| December 21, 2004 | The Associated Press
Posted on 12/21/2004 6:03:41 AM PST by wmichgrad
WIXOM, Mich. (AP) - Lance Cpl. Justin M. Ellsworth's e-mails from the battlefront in Iraq were brief and optimistic, eager for news from home and written to reassure loved ones that he was alive and well.
The 20-year-old Marine was killed by a roadside bomb on Nov. 13 during a foot patrol in Al Anbar province.
His body has been returned home to his family, but his e-mails are being held in an unusual legal limbo that has pitted his Oakland County family against Internet giant Yahoo!
"I want to be able to remember him in his words. I know he thought he was doing what he needed to do. I want to have that for the future," John Ellsworth, Justin's father, told The Detroit News for a Tuesday story. "It's the last thing I have of my son."
It's a new problem in the modern war, one in which families less frequently rely on words written on paper and instead, rely on e-mail.
John Ellsworth is pleading with Yahoo! to allow him access to his son's e-mail account to fulfill the family's wish of reading, seeing and knowing the young man's last words, pictures and thoughts from the front lines in Iraq.
The family wants the complete e-mail file that Justin maintained, including notes to and from others. But without the account's password, which only Justin and Yahoo! know, the family's request has been repeatedly denied.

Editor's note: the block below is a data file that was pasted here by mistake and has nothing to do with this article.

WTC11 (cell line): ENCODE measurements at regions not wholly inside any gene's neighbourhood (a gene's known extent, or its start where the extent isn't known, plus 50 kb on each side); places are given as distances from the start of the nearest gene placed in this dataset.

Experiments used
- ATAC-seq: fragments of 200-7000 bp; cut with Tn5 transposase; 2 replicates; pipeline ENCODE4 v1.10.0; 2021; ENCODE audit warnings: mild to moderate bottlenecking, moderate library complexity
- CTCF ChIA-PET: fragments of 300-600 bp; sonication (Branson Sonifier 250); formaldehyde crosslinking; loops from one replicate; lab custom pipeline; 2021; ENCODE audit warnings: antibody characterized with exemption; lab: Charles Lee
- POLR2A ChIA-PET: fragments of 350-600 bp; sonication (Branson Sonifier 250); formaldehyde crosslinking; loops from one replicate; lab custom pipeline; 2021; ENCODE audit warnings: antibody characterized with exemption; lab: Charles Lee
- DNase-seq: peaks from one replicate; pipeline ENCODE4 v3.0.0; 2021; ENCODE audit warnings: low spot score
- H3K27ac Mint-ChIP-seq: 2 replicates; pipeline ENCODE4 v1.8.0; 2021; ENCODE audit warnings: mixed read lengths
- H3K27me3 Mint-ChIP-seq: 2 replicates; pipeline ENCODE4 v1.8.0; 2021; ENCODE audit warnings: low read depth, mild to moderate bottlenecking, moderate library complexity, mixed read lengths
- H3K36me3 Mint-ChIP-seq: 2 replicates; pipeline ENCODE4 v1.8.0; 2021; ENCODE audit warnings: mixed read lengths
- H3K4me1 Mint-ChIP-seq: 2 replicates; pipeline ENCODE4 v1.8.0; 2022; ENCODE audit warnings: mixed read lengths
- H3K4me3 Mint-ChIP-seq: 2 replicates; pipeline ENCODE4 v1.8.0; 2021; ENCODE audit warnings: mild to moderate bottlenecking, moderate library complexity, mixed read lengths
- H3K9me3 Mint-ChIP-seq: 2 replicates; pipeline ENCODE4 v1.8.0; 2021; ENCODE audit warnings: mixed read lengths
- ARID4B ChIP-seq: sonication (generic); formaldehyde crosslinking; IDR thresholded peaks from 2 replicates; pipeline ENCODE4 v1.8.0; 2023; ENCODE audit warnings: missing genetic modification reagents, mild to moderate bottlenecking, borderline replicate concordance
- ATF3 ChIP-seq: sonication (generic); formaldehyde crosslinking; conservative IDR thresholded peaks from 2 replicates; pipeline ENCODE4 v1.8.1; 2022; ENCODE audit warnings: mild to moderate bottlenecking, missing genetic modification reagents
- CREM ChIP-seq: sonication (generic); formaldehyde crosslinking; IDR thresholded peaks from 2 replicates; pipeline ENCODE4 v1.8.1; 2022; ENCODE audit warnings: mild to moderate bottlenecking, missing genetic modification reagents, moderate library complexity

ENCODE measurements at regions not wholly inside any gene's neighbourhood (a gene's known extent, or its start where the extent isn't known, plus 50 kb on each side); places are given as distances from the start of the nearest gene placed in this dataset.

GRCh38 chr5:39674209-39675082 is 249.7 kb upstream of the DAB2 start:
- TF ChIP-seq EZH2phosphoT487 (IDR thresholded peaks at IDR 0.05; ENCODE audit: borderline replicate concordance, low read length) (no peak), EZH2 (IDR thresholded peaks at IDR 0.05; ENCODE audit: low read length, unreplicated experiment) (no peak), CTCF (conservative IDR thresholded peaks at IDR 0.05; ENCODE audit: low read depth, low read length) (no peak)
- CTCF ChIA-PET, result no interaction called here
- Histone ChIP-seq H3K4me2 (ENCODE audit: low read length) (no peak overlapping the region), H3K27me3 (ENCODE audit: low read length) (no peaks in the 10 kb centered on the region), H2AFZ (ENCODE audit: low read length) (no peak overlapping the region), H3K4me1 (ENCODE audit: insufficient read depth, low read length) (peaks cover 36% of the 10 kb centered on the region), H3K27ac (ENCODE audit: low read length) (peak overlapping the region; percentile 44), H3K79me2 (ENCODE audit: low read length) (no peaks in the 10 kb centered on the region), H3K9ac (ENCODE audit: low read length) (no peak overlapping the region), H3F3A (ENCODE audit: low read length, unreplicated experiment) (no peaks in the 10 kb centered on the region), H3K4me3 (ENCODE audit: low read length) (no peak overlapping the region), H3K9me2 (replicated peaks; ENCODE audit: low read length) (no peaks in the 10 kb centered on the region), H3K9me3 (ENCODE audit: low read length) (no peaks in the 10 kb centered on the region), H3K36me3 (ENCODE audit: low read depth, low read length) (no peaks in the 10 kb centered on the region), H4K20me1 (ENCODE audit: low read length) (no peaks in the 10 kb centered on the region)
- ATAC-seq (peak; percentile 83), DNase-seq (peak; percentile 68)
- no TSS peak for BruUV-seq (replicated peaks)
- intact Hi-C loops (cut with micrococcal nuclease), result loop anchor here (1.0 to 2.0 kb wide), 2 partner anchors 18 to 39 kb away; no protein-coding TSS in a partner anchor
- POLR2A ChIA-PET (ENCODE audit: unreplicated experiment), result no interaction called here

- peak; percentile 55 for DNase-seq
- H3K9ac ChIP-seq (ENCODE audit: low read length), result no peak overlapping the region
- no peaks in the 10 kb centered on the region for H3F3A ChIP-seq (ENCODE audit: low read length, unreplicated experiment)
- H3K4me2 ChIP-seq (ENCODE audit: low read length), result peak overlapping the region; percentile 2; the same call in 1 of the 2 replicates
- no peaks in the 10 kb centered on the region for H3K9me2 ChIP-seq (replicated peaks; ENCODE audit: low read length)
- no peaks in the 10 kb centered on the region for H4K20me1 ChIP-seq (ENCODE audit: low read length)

In addition, Yahoo! policy calls for erasing the entire account if, after 90 days, there is no activity.
Some legal observers say the e-mail is part of Justin's personal property and would be the property now of his father who has power of attorney over his son's estate, although such action would likely require a court order.
Others say Yahoo! has a contractual obligation to Justin and all e-mail subscribers to protect their confidentiality and privacy - dead or alive.
Yahoo! maintains that all e-mail account users agree to the following contract when they sign up for service: Any rights to a member's Yahoo! ID or contents within an account terminate upon death. Once a death certificate is received, the contents of the account are permanently erased.
"While we sympathize with any grieving family, Yahoo! accounts and any contents therein are nontransferable, including when the account holder" dies, said Karen Mahon, a Yahoo! spokeswoman.
John Ellsworth said his son agreed to forward the hundreds of e-mails he had
received and the dozens he had written back to his father so he could make copies
of all the dispatches and put them into a scrapbook for when Justin returned
Last modified date and time: 01/17/2005 8:43